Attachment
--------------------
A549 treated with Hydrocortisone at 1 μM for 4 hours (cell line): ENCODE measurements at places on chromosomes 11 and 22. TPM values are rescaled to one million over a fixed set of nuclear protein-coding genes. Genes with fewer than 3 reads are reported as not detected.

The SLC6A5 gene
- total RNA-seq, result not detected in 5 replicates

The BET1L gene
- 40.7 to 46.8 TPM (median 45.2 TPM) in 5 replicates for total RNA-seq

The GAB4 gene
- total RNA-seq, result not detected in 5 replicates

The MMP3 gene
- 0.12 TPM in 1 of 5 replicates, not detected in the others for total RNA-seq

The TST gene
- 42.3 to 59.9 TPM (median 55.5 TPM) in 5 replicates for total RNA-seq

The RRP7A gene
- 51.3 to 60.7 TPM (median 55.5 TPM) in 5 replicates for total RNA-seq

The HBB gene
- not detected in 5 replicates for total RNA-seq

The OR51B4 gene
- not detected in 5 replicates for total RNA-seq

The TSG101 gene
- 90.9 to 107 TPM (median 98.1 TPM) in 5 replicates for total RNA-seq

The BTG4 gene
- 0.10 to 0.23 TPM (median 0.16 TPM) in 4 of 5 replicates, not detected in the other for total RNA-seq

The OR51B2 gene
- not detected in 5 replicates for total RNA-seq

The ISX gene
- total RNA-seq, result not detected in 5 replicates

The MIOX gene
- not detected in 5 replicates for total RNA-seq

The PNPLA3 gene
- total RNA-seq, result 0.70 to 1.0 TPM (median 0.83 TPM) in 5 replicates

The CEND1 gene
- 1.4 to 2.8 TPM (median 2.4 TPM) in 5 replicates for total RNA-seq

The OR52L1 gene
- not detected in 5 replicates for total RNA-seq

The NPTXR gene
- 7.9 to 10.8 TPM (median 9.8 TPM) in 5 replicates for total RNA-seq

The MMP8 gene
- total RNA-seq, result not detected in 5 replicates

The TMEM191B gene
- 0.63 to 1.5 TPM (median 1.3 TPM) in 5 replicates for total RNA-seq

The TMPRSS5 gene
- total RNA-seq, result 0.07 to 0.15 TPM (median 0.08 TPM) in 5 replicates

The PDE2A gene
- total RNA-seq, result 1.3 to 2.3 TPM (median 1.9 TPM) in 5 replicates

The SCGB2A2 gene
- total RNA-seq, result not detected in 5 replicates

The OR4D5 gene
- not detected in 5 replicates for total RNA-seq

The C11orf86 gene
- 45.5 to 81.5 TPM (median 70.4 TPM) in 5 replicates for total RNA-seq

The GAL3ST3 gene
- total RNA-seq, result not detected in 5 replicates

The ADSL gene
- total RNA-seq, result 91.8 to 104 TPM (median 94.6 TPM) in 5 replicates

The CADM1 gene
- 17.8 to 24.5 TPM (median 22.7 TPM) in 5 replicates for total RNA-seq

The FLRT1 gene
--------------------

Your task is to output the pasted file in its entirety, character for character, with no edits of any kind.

A549 treated with Hydrocortisone at 1 μM for 4 hours (cell line): ENCODE measurements at places on chromosomes 11 and 22. TPM values are rescaled to one million over a fixed set of nuclear protein-coding genes. Genes with fewer than 3 reads are reported as not detected.

The SLC6A5 gene
- total RNA-seq, result not detected in 5 replicates

The BET1L gene
- 40.7 to 46.8 TPM (median 45.2 TPM) in 5 replicates for total RNA-seq

The GAB4 gene
- total RNA-seq, result not detected in 5 replicates

The MMP3 gene
- 0.12 TPM in 1 of 5 replicates, not detected in the others for total RNA-seq

The TST gene
- 42.3 to 59.9 TPM (median 55.5 TPM) in 5 replicates for total RNA-seq

The RRP7A gene
- 51.3 to 60.7 TPM (median 55.5 TPM) in 5 replicates for total RNA-seq

The HBB gene
- not detected in 5 replicates for total RNA-seq

The OR51B4 gene
- not detected in 5 replicates for total RNA-seq

The TSG101 gene
- 90.9 to 107 TPM (median 98.1 TPM) in 5 replicates for total RNA-seq

The BTG4 gene
- 0.10 to 0.23 TPM (median 0.16 TPM) in 4 of 5 replicates, not detected in the other for total RNA-seq

The OR51B2 gene
- not detected in 5 replicates for total RNA-seq

The ISX gene
- total RNA-seq, result not detected in 5 replicates

The MIOX gene
- not detected in 5 replicates for total RNA-seq

The PNPLA3 gene
- total RNA-seq, result 0.70 to 1.0 TPM (median 0.83 TPM) in 5 replicates

The CEND1 gene
- 1.4 to 2.8 TPM (median 2.4 TPM) in 5 replicates for total RNA-seq

The OR52L1 gene
- not detected in 5 replicates for total RNA-seq

The NPTXR gene
- 7.9 to 10.8 TPM (median 9.8 TPM) in 5 replicates for total RNA-seq

The MMP8 gene
- total RNA-seq, result not detected in 5 replicates

The TMEM191B gene
- 0.63 to 1.5 TPM (median 1.3 TPM) in 5 replicates for total RNA-seq

The TMPRSS5 gene
- total RNA-seq, result 0.07 to 0.15 TPM (median 0.08 TPM) in 5 replicates

The PDE2A gene
- total RNA-seq, result 1.3 to 2.3 TPM (median 1.9 TPM) in 5 replicates

The SCGB2A2 gene
- total RNA-seq, result not detected in 5 replicates

The OR4D5 gene
- not detected in 5 replicates for total RNA-seq

The C11orf86 gene
- 45.5 to 81.5 TPM (median 70.4 TPM) in 5 replicates for total RNA-seq

The GAL3ST3 gene
- total RNA-seq, result not detected in 5 replicates

The ADSL gene
- total RNA-seq, result 91.8 to 104 TPM (median 94.6 TPM) in 5 replicates

The CADM1 gene
- 17.8 to 24.5 TPM (median 22.7 TPM) in 5 replicates for total RNA-seq

The FLRT1 gene